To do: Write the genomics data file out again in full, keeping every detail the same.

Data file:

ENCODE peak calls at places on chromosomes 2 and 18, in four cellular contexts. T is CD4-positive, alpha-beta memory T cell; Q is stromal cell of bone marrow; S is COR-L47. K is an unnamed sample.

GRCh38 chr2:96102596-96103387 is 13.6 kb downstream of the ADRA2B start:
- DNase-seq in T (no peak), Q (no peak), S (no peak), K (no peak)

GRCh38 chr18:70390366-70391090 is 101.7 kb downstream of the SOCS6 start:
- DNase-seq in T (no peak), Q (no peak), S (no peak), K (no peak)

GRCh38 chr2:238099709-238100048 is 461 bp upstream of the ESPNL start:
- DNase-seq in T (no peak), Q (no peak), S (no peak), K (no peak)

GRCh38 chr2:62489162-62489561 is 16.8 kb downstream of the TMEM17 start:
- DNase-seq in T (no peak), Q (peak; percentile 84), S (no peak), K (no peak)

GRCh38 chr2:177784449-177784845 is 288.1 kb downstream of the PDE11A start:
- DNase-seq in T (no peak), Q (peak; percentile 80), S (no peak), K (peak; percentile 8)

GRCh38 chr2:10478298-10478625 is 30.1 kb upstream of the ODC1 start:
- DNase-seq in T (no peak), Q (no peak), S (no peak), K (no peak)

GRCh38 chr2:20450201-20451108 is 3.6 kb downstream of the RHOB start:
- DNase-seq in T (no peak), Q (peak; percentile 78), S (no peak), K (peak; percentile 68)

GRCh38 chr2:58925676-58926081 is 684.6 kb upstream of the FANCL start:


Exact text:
ENCODE peak calls at places on chromosomes 2 and 18, in four cellular contexts. T is CD4-positive, alpha-beta memory T cell; Q is stromal cell of bone marrow; S is COR-L47. K is an unnamed sample.

GRCh38 chr2:96102596-96103387 is 13.6 kb downstream of the ADRA2B start:
- DNase-seq in T (no peak), Q (no peak), S (no peak), K (no peak)

GRCh38 chr18:70390366-70391090 is 101.7 kb downstream of the SOCS6 start:
- DNase-seq in T (no peak), Q (no peak), S (no peak), K (no peak)

GRCh38 chr2:238099709-238100048 is 461 bp upstream of the ESPNL start:
- DNase-seq in T (no peak), Q (no peak), S (no peak), K (no peak)

GRCh38 chr2:62489162-62489561 is 16.8 kb downstream of the TMEM17 start:
- DNase-seq in T (no peak), Q (peak; percentile 84), S (no peak), K (no peak)

GRCh38 chr2:177784449-177784845 is 288.1 kb downstream of the PDE11A start:
- DNase-seq in T (no peak), Q (peak; percentile 80), S (no peak), K (peak; percentile 8)

GRCh38 chr2:10478298-10478625 is 30.1 kb upstream of the ODC1 start:
- DNase-seq in T (no peak), Q (no peak), S (no peak), K (no peak)

GRCh38 chr2:20450201-20451108 is 3.6 kb downstream of the RHOB start:
- DNase-seq in T (no peak), Q (peak; percentile 78), S (no peak), K (peak; percentile 68)

GRCh38 chr2:58925676-58926081 is 684.6 kb upstream of the FANCL start: